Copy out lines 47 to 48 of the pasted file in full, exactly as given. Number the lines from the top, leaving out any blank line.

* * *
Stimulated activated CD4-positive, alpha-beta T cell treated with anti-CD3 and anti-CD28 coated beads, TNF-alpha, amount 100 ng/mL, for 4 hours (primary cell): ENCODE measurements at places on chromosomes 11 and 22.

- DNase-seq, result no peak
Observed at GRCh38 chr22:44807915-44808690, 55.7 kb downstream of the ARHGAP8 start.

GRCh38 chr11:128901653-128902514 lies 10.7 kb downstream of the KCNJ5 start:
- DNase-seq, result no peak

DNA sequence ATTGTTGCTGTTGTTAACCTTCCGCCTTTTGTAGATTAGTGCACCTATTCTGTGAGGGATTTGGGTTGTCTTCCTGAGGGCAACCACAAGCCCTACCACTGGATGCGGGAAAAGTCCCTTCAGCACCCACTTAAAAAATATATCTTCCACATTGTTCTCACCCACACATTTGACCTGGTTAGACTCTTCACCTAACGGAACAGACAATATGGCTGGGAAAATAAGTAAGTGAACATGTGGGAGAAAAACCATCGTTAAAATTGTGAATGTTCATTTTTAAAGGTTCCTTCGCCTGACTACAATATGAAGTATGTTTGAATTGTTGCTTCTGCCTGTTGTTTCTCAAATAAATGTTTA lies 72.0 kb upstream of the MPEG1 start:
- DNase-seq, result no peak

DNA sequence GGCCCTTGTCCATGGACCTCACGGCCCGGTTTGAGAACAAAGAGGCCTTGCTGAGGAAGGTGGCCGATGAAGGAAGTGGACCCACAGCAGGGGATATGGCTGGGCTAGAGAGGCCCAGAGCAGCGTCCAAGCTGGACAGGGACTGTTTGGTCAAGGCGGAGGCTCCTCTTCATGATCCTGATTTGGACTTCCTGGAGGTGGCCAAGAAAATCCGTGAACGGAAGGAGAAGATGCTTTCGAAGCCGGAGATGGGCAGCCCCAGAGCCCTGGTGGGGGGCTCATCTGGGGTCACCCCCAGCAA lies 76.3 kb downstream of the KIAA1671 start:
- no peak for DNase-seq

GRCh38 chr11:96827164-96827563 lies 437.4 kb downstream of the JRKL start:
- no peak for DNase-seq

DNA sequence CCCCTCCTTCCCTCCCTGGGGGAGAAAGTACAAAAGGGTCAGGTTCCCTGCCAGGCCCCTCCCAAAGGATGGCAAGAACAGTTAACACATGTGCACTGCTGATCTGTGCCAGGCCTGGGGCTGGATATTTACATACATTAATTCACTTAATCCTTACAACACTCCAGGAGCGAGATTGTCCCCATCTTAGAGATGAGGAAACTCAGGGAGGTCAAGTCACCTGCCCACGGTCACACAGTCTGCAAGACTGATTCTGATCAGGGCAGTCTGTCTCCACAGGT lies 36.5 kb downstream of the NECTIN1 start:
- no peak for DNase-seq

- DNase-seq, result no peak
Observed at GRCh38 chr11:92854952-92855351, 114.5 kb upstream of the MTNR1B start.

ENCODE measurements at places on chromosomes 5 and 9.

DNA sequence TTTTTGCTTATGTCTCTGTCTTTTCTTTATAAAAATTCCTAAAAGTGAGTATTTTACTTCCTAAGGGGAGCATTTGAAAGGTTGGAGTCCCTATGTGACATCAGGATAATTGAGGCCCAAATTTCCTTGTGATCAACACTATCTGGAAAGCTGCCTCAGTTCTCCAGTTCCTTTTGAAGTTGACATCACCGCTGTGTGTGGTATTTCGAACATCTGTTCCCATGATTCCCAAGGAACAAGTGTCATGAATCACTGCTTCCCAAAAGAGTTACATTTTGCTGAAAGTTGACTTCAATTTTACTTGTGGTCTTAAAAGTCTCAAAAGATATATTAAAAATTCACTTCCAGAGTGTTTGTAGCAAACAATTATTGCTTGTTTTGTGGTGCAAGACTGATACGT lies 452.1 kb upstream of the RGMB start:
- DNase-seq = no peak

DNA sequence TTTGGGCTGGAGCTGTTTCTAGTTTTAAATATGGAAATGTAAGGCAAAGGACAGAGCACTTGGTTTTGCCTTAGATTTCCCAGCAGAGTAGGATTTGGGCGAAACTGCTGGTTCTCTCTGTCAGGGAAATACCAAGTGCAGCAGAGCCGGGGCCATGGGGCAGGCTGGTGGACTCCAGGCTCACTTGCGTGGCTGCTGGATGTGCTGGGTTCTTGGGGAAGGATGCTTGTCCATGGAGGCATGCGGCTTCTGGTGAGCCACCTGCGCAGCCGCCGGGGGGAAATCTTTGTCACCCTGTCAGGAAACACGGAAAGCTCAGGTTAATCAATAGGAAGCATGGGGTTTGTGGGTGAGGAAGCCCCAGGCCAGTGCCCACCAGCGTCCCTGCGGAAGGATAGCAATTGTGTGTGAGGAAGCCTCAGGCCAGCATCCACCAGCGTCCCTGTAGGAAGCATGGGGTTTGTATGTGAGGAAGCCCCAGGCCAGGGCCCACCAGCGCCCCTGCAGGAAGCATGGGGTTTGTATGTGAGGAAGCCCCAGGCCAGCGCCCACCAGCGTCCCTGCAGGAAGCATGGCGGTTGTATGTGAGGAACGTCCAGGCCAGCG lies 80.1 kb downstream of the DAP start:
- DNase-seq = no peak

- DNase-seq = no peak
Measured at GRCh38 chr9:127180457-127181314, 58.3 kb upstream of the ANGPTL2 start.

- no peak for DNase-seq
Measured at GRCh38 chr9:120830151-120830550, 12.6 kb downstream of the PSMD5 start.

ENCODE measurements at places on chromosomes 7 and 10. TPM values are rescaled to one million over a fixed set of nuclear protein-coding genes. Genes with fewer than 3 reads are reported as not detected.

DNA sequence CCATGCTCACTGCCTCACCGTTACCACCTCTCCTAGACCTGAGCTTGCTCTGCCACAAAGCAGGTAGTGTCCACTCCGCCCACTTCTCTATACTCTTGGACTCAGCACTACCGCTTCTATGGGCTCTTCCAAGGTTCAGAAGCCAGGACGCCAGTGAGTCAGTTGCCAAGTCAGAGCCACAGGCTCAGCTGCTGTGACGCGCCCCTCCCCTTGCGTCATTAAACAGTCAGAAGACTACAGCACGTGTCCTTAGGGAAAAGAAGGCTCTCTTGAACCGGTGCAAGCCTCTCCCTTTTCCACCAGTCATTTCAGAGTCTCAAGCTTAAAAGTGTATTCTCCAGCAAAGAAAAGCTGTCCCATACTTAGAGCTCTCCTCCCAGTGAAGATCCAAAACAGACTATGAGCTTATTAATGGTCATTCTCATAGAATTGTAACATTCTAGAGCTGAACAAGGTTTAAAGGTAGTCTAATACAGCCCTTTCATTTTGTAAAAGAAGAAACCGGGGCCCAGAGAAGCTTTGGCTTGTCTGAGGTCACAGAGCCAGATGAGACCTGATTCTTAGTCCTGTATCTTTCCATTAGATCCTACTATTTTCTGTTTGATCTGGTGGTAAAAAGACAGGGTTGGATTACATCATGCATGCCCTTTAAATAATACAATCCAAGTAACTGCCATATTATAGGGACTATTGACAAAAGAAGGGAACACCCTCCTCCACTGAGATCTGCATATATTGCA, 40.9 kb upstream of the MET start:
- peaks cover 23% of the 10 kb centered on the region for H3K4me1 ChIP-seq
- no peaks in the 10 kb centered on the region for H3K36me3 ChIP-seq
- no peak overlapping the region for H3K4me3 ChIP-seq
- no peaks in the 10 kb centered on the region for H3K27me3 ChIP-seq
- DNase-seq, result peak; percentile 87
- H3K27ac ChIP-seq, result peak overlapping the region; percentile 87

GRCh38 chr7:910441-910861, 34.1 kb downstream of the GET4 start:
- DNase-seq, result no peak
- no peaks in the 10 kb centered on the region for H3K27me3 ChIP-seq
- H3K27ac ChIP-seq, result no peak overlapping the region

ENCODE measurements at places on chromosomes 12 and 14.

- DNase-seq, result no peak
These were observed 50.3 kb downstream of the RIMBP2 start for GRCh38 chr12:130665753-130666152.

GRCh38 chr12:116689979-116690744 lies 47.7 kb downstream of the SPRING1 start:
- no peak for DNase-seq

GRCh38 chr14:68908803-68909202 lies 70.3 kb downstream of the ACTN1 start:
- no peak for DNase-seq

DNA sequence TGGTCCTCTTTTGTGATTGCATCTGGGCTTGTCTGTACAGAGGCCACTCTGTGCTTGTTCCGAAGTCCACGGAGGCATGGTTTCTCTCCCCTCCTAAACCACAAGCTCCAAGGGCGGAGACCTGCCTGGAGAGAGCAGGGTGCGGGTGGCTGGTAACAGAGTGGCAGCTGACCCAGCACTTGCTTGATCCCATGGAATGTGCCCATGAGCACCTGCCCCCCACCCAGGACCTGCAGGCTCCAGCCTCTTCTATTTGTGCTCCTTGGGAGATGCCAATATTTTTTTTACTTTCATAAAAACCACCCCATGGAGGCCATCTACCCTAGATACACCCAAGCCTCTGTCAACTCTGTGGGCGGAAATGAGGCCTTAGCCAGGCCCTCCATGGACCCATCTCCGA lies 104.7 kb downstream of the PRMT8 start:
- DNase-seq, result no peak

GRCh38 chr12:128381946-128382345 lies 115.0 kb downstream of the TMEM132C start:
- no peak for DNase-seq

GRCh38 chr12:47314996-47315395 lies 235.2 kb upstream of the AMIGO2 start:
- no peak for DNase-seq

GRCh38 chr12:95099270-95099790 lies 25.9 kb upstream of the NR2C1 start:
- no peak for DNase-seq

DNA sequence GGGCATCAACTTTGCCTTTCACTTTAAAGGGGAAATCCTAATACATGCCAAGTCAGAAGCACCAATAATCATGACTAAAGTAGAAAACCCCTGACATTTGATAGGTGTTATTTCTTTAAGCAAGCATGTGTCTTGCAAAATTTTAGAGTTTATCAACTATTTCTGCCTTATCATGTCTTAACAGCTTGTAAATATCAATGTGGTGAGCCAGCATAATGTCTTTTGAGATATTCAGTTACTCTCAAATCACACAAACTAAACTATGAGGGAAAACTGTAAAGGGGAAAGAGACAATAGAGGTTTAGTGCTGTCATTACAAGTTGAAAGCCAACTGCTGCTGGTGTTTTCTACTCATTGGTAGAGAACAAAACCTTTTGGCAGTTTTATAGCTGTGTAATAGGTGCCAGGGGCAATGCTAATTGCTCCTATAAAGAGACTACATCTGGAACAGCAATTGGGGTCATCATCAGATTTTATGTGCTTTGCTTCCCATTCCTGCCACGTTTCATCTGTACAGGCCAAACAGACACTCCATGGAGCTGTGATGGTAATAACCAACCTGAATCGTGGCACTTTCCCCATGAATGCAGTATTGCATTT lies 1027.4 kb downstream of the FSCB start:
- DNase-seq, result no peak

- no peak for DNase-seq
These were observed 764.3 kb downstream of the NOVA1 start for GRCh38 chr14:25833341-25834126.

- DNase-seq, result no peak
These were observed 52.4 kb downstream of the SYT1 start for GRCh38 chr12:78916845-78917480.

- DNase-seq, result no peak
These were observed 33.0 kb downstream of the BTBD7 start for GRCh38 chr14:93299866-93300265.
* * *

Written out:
- no peak for DNase-seq

GRCh38 chr12:47314996-47315395 lies 235.2 kb upstream of the AMIGO2 start: